WASHINGTON — Representative Kevin McCarthy of California, the top House Republican, said that if his party wins a majority in next month’s midterm elections, its members would be unwilling to “write a blank check” to Ukraine, suggesting it could be more difficult for President Biden to get congressional approval for large infusions of aid to bolster the country’s war against Russia.
“I think people are going to be sitting in a recession, and they’re not going to write a blank check to Ukraine,” he said in a recent interview with Punchbowl News. “Ukraine is important, but at the same time, it can’t be the only thing they do, and it can’t be a blank check.”
Mr. McCarthy’s comments reflected the rising tide of isolationism in the Republican Party, especially in the House, where an increasing number of libertarian-minded conservatives who have adopted former President Donald J. Trump’s “America First” position have vocally opposed authorizing billions of dollars in military and humanitarian aid to Ukraine as it fights off an unprovoked attack from Russia.
That impulse led 57 House Republicans to vote in May against a $40 billion aid package for Ukraine. In the Senate, 11 Republican senators opposed the aid package after Senator Mitch McConnell of Kentucky, the minority leader, forcefully marshaled support for the legislation in his conference.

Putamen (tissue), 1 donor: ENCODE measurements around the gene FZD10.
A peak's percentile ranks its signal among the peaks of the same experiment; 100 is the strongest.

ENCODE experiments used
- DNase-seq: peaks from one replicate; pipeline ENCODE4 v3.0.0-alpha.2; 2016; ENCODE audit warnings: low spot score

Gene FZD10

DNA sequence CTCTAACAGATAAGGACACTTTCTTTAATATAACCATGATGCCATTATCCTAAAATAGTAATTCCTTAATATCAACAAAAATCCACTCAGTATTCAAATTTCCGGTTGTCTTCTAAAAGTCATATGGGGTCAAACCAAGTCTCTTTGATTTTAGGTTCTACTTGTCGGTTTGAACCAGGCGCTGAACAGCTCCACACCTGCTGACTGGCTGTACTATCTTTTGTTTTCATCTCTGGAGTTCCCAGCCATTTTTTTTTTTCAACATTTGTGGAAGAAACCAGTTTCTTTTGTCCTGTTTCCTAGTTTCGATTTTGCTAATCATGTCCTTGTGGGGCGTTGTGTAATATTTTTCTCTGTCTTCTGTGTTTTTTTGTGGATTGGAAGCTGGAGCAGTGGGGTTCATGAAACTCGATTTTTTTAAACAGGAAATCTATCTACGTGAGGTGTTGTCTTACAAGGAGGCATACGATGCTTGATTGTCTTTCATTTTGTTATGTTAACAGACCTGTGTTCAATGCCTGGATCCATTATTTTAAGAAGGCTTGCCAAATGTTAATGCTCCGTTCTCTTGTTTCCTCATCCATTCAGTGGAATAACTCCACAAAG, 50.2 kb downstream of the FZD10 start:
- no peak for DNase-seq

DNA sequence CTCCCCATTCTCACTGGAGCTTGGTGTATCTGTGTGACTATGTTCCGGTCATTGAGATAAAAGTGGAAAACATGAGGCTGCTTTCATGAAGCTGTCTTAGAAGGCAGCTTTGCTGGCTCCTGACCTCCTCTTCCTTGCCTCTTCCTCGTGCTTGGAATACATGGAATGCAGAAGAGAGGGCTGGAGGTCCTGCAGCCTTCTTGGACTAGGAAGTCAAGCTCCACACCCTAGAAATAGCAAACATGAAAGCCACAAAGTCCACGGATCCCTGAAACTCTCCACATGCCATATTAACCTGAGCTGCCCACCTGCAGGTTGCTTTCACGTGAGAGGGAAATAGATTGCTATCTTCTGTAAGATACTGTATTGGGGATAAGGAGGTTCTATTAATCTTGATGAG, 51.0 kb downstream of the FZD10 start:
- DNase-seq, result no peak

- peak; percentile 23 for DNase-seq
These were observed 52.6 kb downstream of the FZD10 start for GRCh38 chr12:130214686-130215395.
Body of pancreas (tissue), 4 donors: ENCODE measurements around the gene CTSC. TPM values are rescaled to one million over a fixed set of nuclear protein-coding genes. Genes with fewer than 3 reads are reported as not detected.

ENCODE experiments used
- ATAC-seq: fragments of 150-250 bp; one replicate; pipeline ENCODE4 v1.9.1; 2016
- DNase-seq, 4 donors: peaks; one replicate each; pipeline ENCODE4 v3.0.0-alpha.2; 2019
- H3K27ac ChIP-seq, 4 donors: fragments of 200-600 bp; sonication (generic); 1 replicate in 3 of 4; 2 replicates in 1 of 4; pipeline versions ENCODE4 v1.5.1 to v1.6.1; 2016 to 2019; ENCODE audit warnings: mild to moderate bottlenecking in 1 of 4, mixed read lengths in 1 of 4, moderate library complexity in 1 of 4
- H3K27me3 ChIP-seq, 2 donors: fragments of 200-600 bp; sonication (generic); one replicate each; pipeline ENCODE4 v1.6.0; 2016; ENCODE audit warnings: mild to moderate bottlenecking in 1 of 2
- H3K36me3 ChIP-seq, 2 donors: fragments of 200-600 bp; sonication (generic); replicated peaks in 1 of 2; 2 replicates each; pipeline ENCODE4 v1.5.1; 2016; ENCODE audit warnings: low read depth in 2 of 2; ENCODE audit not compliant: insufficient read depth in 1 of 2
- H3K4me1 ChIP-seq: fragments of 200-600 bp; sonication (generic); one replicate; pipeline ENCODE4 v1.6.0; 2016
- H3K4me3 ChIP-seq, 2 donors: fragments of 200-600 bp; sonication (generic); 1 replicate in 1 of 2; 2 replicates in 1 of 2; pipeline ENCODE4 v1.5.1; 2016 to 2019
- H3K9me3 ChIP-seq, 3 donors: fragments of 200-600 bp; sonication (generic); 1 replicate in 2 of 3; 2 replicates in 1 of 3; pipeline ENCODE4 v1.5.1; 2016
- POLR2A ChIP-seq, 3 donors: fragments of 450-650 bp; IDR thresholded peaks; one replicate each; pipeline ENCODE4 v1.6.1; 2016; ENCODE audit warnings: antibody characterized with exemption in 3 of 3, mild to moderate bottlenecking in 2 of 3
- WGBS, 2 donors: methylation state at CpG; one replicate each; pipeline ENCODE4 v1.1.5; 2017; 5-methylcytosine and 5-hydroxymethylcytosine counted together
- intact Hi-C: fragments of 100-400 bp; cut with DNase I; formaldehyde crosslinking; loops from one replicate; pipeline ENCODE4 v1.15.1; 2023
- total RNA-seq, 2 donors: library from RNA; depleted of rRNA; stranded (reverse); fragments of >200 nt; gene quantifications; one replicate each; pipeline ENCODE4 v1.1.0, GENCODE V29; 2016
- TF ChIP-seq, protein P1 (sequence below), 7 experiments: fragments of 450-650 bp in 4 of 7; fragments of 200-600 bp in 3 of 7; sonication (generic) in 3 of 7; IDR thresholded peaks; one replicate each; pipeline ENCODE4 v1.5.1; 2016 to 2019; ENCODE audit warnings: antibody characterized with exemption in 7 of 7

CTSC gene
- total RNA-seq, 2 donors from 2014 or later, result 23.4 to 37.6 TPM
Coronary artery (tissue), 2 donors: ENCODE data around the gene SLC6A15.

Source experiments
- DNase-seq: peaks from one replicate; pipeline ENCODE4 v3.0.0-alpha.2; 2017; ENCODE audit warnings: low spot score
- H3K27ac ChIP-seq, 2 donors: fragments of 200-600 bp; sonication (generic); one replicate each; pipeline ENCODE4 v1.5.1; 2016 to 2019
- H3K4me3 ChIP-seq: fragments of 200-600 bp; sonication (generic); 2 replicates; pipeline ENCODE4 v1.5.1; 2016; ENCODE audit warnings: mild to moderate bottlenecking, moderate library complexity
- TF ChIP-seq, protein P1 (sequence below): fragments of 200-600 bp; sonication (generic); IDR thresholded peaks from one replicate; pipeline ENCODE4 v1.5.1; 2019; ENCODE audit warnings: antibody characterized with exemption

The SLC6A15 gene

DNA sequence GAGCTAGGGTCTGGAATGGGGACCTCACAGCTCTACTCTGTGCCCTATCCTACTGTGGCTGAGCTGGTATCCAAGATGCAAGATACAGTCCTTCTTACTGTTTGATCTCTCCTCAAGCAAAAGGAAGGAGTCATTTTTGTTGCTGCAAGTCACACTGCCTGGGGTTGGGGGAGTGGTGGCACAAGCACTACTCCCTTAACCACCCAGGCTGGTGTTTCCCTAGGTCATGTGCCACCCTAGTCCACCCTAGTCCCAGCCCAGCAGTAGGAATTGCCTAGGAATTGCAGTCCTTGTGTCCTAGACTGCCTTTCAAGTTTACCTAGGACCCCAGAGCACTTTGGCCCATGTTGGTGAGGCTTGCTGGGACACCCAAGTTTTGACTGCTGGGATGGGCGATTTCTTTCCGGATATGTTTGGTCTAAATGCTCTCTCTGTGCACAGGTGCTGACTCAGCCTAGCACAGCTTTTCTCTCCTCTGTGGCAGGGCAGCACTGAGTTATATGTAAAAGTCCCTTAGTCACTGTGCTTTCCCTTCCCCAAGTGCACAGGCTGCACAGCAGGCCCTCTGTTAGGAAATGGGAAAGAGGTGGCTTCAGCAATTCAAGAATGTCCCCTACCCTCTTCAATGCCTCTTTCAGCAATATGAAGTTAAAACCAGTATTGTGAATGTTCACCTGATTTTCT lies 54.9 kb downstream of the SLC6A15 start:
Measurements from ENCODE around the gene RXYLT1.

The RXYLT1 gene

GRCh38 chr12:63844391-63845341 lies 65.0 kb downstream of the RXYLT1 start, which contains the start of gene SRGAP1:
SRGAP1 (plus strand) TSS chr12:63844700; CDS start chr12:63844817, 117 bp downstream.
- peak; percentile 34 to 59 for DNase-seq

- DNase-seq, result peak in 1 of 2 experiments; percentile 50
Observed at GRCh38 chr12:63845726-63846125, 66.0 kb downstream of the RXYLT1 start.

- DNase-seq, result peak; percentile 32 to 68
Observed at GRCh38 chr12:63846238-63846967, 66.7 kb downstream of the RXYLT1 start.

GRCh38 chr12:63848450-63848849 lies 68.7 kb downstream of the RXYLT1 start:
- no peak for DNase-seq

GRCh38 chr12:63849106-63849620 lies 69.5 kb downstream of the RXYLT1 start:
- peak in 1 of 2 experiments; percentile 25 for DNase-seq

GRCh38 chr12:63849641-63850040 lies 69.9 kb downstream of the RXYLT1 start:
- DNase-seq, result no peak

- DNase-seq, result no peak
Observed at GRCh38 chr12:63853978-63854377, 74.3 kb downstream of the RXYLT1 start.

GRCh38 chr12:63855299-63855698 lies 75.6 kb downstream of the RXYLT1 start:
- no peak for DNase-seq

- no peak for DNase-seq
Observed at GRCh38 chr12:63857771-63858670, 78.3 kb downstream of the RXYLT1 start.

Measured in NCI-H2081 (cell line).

In total, Congress has approved more than $60 billion to Ukraine this year alone by overwhelming margins, the largest amount of military aid the United States has committed to any country in a single year in nearly half a century, since the Vietnam War.
Mr. McCarthy, who is in line to be speaker if his party wins control of the House, voted for the aid package in May, as did his top two deputies. His remarks on Tuesday casting doubt on his party’s appetite to send more aid underscored the precarious balance he is attempting as he tries to straddle the rift among Republicans between the traditional, hawkish conservatives and the harder-right, more anti-interventionist members whose support he needs to be elected speaker.
The House Republicans who are poised to run the committees with oversight of the war should they win the majority are largely hawks who have backed the aid to Ukraine, indicating that some in the party may be reluctant to turn their backs on Kyiv. And many Democrats have supported the money for Ukraine, suggesting that even if most Republicans were opposed, the House could still muster bipartisan support to approve such aid.
Representative Michael McCaul of Texas, the top Republican on the Foreign Affairs Committee, told Bloomberg News on Tuesday in response to Mr. McCarthy’s remarks that there was still “broad bipartisan support” for aiding Ukraine.
“We want to ensure that our NATO partners are stepping up to the plate and bearing the burden of the cost,” Mr. McCaul said, adding of Mr. McCarthy, “I think he’s just saying we’re not going to write a blank check without oversight and accountability, which my committee will be providing.”